In 2020, 1,900 applicants applied Early Decision 1, which was a 5% increase over 2019. 1,000 were offered admission, creating 1/3 of the entering class. Then, 36,000 applicants applied Early Action, which was a 14% increase over the previous year. You don’t need to be a math whiz to realize that the odds of being admitted to Northeastern were significantly higher for ED1 applicants than EA applicants, last year more than the year prior. Our takeaway is if you can find a school that you love that is within your grasp, apply ED1 if you are able to.
2. Demonstrate interest wherever possible.
To build on the previous example, when Northeastern announced that they had received 36,000 EA applications, they were explicit in their message: If you’re serious about Northeastern, you need to demonstrate interest. So, take that virtual tour, email an intelligent question to your regional rep, subscribe to college admissions’ mailing lists—and then make sure you’re opening those emails! Admissions officers keep tabs on all of these things, and these actions can absolutely make or break an application.
[su_box title=”Demonstrating Interest?” box_color=”#f7f7bc” title_color=”#0c5976″ radius=”18″]What does “demonstrating interest” mean, especially in this brave, new virtual world? Here is what you need to know: Demonstrating Interest in 2021. [/su_box]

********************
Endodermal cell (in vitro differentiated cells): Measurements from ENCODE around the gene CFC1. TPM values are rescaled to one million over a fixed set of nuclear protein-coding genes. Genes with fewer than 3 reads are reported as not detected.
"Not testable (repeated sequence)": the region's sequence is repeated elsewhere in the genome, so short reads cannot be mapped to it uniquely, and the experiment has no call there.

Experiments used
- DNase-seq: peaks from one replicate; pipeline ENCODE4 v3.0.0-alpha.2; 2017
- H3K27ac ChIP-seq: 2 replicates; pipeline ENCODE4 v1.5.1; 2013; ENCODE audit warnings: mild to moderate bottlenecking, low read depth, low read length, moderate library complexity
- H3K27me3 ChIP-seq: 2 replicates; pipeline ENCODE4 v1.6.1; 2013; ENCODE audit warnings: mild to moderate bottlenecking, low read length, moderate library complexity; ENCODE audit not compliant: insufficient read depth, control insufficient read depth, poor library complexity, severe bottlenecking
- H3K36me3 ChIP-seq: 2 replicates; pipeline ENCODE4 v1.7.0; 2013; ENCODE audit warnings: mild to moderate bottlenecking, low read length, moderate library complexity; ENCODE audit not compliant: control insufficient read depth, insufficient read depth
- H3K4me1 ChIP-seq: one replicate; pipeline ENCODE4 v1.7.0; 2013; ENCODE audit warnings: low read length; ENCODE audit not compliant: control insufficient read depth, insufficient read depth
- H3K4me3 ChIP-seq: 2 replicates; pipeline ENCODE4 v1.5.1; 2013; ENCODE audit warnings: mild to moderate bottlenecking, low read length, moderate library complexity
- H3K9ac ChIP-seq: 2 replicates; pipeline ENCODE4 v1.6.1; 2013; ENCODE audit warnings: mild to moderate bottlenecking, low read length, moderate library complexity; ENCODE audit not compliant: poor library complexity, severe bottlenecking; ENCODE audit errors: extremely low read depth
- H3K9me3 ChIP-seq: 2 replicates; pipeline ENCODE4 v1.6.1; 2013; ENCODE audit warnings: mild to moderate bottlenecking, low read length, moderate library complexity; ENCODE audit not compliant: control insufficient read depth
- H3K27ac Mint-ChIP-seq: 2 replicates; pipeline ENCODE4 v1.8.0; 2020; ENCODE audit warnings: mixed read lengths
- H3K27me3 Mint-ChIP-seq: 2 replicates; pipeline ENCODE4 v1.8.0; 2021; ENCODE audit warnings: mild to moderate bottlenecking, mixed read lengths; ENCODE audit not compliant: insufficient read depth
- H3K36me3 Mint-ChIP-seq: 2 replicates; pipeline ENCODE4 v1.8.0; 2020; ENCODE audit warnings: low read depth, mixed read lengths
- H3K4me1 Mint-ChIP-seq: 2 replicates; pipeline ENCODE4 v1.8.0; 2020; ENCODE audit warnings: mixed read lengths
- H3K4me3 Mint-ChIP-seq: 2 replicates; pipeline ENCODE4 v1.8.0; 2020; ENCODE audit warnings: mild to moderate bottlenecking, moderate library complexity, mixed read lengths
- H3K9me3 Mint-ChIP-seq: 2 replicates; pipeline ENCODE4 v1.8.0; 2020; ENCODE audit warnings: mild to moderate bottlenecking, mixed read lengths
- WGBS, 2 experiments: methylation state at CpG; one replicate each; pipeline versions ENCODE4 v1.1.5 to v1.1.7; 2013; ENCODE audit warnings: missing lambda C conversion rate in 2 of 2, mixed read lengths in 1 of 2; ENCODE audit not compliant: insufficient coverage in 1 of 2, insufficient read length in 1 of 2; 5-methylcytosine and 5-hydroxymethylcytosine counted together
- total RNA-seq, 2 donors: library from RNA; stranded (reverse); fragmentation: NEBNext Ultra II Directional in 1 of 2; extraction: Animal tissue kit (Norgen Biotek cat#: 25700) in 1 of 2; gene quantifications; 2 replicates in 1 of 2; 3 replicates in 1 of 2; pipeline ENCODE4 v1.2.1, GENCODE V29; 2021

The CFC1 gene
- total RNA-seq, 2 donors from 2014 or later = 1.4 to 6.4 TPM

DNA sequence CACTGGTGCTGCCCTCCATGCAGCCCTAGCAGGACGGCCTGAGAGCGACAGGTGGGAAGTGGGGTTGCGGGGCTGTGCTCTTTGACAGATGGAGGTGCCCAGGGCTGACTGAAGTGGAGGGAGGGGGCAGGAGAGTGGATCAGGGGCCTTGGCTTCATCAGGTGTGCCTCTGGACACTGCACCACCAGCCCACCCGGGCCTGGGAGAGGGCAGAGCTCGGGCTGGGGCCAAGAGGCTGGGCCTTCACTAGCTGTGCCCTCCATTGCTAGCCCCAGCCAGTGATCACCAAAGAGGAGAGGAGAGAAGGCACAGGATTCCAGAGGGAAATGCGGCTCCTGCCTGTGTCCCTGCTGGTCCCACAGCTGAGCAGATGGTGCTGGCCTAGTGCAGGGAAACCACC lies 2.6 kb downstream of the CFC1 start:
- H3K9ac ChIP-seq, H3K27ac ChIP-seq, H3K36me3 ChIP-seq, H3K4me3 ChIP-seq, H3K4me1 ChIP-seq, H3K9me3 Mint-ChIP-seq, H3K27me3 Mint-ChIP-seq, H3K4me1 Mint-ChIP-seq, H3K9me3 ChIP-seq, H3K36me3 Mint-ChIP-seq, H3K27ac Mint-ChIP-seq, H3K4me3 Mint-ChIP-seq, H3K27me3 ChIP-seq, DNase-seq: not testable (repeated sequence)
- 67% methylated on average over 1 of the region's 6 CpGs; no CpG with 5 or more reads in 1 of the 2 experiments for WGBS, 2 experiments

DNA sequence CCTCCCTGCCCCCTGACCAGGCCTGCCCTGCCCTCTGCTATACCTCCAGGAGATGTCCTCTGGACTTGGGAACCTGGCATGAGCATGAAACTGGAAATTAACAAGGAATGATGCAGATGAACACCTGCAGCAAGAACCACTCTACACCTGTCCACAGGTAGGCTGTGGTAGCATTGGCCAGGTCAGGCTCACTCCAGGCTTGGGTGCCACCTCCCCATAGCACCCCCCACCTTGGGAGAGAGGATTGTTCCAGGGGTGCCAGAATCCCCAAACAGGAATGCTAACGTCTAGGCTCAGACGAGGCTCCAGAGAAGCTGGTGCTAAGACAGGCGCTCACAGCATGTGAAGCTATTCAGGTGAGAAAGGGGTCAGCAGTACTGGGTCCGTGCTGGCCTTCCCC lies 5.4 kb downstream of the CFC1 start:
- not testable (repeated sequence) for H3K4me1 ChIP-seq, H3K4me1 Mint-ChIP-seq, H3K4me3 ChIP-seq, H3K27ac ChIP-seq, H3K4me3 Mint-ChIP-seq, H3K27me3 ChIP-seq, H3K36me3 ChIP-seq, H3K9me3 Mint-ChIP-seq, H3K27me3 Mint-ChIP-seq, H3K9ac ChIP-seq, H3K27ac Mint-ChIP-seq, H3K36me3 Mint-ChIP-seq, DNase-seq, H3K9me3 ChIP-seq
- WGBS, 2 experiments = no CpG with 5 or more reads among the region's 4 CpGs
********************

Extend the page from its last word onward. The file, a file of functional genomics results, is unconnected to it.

3. Research schools that are similar to the ones already on your list. Layer your list with Early Action options.
Let’s say your heart is set on Georgetown, one of the most highly-selective colleges in the country, which has now become even more selective due to COVID-19’s impact on the college landscape. If a Jesuit college in or around a major city is your preference, why not broaden your search to include similar schools? Check out Fordham University, Fairfield University, College of the Holy Cross, or any of the Loyola Universities (New Orleans, Chicago, Marymount, or Maryland). All of these schools have a nonbinding Early Action option, and if you do some digging you might find that some of these smaller, less-selective schools saw a decrease in applications last year. Take Loyola University Maryland: a smaller Jesuit college only an hour away from Georgetown, whose early application rate decreased by 12% last year. It’s worth widening your search and being flexible about your choices, this year more than ever.
4. Be proactive with your applications.
Common Application has already confirmed its essay prompts for 2020-2021: 2021-2022 Common App Essay Prompts. If you are a junior in high school who is on spring break and reading this blog post right now, you absolutely can start to brainstorm ideas for your personal statement. It’s extremely important that your personal statement is well planned and well executed—it’s the first piece of the application that admissions officers see (even before your transcript!), and it’s never too early to start jotting down some thoughts and get creative ideas brewing.
5. Submit your applications early.
We recommend at least two weeks earlier than the deadlines noted. In another test-optional year that is sure to produce as many, if not more, applications than ever before, won’t you feel better knowing your application is right on top? (We certainly will.)